The Latest Developments should not exceed a maximum of 2,500 words (excluding references, author contribution pages and cover page).
Politics and Education
This format shall be used to inform about relevant and recent models in research and occupational politics. Submissions are invited on topics such as models of implementation of clinical psychological work in health care settings, formats of education in clinical psychology/psychotherapy, specific funding schemes, and other societal structures relevant for the field. In addition, also latest political developments of relevance for clinical psychology and psychotherapy are welcome. Please contact one of the editors before submission. The Politics and Education Updates should not exceed a maximum of 2,500 words (excluding references, author contribution pages and cover page).
Letter to the Editor, Commentary
Short letters or commentaries referring to a specific article or other recent developments are widely welcomed. Ideally these should not exceed 400 words.
Editorials are discussions related to a specific article or issue written by an editor or other member of the publication staff or invited experts.
Registered Reports are a form of empirical journal article in which methods and proposed analyses are pre-registered and peer-reviewed prior to research being conducted. This format of article is designed to minimize bias and to reward best practice in adhering to the deductive science. It eliminates a variety of questionable research practices, including low statistical power, selective reporting of results, and publication bias, while allowing complete flexibility to conduct exploratory (unregistered) analyses and report serendipitous findings. Most important with Registered Reports is that a significant part of the manuscript will be assessed prior to data collection. Highest quality submissions will then provisionally be accepted for publication.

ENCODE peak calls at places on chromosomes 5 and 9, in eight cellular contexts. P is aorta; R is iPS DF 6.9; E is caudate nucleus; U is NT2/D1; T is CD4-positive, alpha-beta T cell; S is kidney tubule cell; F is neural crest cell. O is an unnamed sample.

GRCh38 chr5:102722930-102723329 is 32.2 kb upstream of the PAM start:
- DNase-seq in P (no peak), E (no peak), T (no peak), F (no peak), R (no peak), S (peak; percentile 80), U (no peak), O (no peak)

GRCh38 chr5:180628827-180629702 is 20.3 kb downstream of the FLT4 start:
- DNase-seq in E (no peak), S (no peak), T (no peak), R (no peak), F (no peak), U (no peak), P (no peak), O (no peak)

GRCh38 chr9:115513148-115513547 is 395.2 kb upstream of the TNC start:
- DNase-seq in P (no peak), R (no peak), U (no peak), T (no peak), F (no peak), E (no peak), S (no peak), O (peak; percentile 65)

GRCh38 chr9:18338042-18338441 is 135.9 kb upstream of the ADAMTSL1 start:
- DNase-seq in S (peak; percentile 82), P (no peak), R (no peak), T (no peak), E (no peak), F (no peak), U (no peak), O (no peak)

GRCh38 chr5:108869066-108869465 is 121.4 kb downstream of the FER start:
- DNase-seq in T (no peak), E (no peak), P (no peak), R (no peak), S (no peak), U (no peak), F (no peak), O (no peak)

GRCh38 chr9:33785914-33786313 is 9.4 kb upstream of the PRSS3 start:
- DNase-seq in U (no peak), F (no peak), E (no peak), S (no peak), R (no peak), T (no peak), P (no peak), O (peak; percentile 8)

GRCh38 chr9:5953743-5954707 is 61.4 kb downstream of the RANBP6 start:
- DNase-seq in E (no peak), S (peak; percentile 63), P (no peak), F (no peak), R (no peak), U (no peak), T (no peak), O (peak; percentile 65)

Authors of Registered Reports initially submit a Stage 1 manuscript including a description of the key research question and background literature, hypotheses, experimental procedures, analysis pipeline, a statistical power analysis (or Bayesian equivalent), and the results of any pilot experiments (where applicable) that motivate the research proposal. Following assessment of the protocol by editors and reviewers, the manuscript will then be either offered in-principle acceptance (IPA) or rejected. With IPA in hand, authors conduct the experiment adhering exactly to the peer-reviewed procedures. Authors of Registered Reports are expected to register their accepted protocols in a recognized repository at the point of Stage 1 acceptance, either publicly or under temporary private embargo until submission of the Stage 2 manuscript. We recommend to register on PsychArchives, the public and freely accessible ZPID repository for psychological science. The Stage 2 manuscript, when submitted, must state the publicly accessible URL of the registered protocol. After completion of the study, the authors will submit their finalized Stage 2 manuscript that includes the Introduction and Methods from the original submission plus the Results and Discussion. The Results section includes the outcome of the pre-registered analyses together with any additional unregistered analyses in a separate section titled "Exploratory Analyses". Authors are encouraged to share their data and data analysis scripts on PsychArchives. Pending quality checks and a sensible interpretation of the findings, the final manuscript will be published regardless of the results. A published Registered Report will thus appear very similar to a standard research report but will give readers confidence that the hypotheses and main analyses are free of questionable research practices.